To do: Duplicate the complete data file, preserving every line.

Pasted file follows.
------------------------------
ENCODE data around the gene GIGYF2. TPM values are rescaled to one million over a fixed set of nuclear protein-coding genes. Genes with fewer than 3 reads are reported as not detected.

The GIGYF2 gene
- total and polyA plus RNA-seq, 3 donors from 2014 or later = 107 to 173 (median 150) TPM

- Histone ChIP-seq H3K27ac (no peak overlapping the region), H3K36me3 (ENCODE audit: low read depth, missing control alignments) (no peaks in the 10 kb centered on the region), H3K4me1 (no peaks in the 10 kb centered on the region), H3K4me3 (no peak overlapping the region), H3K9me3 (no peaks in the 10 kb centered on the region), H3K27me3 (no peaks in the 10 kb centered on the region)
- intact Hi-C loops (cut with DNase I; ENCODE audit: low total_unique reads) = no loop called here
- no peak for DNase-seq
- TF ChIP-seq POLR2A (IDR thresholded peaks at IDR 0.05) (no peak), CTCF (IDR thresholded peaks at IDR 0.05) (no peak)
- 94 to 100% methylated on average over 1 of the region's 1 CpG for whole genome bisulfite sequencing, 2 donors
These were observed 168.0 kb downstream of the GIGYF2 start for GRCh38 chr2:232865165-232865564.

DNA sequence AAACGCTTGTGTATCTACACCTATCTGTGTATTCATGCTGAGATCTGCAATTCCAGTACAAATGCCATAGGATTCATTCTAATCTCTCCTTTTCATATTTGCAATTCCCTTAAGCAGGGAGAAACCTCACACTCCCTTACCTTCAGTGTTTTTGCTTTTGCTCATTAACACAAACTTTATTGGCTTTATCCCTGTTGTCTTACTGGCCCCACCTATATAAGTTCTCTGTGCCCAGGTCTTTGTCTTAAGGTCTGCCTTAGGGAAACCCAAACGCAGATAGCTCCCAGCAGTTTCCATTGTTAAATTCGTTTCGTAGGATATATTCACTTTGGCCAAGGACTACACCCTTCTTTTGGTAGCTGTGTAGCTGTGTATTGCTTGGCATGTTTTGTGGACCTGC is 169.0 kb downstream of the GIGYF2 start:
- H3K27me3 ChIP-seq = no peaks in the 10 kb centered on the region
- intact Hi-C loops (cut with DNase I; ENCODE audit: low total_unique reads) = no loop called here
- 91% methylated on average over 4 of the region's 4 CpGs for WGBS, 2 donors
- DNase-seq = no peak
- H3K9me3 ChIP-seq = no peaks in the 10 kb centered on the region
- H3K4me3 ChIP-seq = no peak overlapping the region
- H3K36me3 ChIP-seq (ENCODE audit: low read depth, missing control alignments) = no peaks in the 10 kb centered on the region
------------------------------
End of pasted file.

ENCODE data around the gene GIGYF2. TPM values are rescaled to one million over a fixed set of nuclear protein-coding genes. Genes with fewer than 3 reads are reported as not detected.

The GIGYF2 gene
- total and polyA plus RNA-seq, 3 donors from 2014 or later = 107 to 173 (median 150) TPM

- Histone ChIP-seq H3K27ac (no peak overlapping the region), H3K36me3 (ENCODE audit: low read depth, missing control alignments) (no peaks in the 10 kb centered on the region), H3K4me1 (no peaks in the 10 kb centered on the region), H3K4me3 (no peak overlapping the region), H3K9me3 (no peaks in the 10 kb centered on the region), H3K27me3 (no peaks in the 10 kb centered on the region)
- intact Hi-C loops (cut with DNase I; ENCODE audit: low total_unique reads) = no loop called here
- no peak for DNase-seq
- TF ChIP-seq POLR2A (IDR thresholded peaks at IDR 0.05) (no peak), CTCF (IDR thresholded peaks at IDR 0.05) (no peak)
- 94 to 100% methylated on average over 1 of the region's 1 CpG for whole genome bisulfite sequencing, 2 donors
These were observed 168.0 kb downstream of the GIGYF2 start for GRCh38 chr2:232865165-232865564.

DNA sequence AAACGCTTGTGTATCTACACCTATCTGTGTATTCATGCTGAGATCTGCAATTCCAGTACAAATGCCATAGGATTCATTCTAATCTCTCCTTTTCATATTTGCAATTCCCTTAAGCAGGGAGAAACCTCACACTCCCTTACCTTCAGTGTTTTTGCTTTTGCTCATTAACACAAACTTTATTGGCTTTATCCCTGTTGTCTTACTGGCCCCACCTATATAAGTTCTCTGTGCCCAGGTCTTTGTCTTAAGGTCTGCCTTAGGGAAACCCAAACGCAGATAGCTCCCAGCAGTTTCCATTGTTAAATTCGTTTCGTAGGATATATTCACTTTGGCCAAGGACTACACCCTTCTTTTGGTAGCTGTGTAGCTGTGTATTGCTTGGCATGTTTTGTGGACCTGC is 169.0 kb downstream of the GIGYF2 start:
- H3K27me3 ChIP-seq = no peaks in the 10 kb centered on the region
- intact Hi-C loops (cut with DNase I; ENCODE audit: low total_unique reads) = no loop called here
- 91% methylated on average over 4 of the region's 4 CpGs for WGBS, 2 donors
- DNase-seq = no peak
- H3K9me3 ChIP-seq = no peaks in the 10 kb centered on the region
- H3K4me3 ChIP-seq = no peak overlapping the region
- H3K36me3 ChIP-seq (ENCODE audit: low read depth, missing control alignments) = no peaks in the 10 kb centered on the region